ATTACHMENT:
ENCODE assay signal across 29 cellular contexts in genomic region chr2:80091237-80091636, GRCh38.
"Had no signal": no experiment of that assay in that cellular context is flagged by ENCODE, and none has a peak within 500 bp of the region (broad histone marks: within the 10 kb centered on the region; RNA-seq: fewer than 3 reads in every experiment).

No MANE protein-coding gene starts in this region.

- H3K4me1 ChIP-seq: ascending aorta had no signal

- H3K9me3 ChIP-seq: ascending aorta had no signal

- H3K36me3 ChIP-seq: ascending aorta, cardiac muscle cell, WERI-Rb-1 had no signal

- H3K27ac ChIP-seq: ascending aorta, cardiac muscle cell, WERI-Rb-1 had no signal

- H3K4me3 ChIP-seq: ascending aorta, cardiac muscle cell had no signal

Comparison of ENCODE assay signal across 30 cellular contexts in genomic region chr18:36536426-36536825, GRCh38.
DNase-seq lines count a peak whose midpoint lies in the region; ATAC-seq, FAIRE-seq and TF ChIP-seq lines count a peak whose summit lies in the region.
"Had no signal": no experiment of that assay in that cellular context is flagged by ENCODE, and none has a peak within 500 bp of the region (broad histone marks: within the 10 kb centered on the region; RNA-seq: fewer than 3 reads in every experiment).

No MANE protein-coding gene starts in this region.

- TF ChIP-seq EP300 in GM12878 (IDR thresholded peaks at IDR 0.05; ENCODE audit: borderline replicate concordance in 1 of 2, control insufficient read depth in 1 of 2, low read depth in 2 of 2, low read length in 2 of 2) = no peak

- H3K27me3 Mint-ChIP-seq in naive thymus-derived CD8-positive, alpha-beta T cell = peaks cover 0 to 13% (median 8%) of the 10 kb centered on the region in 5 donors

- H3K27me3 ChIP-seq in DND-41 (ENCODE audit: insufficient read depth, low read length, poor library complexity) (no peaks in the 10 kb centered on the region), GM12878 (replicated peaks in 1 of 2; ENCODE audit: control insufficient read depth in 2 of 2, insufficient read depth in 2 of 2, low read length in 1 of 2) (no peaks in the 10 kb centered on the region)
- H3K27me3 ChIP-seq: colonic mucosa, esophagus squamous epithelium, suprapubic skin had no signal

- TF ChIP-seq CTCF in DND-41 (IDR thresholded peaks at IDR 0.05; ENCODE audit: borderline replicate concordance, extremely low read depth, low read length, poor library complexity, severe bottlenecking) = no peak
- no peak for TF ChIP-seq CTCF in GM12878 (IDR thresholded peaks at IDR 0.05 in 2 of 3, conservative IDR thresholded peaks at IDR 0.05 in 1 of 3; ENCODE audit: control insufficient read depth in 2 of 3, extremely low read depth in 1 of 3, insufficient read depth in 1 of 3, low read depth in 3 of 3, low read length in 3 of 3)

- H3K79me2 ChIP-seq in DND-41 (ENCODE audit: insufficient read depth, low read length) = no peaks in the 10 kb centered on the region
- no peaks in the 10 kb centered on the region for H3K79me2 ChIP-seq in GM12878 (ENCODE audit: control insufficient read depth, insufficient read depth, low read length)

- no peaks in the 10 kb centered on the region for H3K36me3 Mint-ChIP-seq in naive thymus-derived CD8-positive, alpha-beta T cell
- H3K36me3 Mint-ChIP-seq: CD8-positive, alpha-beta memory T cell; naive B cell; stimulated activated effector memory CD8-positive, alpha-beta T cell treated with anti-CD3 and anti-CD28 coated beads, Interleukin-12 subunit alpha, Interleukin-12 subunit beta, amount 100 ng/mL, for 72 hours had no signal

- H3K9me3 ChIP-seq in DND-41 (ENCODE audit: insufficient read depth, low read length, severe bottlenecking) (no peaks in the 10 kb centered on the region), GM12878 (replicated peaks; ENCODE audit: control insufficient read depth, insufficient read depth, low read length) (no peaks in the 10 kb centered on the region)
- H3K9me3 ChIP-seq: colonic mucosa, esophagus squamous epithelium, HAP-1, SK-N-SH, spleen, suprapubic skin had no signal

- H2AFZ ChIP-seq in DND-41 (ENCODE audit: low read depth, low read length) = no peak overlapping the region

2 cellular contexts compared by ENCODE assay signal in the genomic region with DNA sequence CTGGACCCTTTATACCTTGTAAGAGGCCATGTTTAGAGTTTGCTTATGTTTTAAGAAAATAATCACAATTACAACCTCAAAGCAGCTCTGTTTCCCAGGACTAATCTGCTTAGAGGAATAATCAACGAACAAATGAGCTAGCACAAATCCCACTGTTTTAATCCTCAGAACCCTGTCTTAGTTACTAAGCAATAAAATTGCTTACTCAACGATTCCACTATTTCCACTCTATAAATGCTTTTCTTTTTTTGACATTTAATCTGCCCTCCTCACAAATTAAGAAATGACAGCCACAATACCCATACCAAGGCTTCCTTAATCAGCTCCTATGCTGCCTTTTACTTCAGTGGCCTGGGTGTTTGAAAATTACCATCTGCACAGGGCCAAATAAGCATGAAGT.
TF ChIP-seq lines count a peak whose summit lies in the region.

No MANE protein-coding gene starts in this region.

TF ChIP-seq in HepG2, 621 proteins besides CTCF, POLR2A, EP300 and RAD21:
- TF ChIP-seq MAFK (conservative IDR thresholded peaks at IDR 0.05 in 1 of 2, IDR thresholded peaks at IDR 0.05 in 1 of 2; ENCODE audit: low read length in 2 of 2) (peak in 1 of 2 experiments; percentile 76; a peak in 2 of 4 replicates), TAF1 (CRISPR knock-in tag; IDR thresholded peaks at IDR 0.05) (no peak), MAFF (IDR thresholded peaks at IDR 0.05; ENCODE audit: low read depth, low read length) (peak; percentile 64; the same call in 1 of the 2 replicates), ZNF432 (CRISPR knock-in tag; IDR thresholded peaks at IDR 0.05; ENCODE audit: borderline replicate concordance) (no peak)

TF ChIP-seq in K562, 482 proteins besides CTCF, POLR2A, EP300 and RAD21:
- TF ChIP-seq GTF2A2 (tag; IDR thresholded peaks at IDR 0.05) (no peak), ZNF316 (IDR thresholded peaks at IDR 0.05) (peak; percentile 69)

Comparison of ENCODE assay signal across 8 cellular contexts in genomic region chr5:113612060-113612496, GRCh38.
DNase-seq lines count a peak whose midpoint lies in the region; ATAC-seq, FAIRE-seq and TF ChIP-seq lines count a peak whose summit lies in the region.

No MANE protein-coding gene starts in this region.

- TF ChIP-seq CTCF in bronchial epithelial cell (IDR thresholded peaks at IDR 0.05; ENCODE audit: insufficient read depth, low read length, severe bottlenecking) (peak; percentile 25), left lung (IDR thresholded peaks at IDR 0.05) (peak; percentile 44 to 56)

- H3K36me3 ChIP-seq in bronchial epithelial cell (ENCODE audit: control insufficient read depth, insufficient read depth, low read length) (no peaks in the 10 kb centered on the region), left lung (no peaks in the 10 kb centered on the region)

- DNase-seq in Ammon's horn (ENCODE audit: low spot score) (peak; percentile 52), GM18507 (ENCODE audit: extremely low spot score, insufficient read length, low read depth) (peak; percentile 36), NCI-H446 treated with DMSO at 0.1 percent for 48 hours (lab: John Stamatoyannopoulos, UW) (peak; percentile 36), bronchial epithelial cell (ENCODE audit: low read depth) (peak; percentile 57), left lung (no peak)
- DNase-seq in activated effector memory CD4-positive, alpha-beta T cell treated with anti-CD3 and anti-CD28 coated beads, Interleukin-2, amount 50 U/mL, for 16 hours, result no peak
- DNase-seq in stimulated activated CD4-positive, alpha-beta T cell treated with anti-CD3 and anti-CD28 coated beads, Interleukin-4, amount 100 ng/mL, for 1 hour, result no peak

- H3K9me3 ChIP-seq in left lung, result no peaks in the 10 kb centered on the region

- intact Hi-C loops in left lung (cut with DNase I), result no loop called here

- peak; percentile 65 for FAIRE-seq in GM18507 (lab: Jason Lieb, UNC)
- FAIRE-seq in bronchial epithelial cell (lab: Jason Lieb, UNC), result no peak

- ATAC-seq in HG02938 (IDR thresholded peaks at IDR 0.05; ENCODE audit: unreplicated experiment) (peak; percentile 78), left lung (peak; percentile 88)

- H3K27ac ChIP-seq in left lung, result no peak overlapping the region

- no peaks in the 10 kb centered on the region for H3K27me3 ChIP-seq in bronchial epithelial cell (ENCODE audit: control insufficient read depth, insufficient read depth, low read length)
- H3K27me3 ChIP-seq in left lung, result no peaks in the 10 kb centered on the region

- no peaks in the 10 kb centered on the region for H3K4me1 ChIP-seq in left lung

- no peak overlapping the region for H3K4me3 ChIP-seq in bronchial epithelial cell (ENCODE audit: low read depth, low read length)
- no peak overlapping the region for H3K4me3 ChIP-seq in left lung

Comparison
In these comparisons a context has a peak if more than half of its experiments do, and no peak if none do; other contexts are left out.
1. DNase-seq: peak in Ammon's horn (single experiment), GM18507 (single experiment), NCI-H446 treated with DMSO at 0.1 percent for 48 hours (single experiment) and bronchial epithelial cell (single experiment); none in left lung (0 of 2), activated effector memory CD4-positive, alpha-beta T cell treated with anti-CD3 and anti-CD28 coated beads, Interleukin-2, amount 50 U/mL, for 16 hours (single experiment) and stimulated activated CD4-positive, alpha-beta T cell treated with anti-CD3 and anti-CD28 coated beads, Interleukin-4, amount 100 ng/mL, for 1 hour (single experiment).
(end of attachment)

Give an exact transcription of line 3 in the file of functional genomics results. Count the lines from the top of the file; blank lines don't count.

No MANE protein-coding gene starts in this region.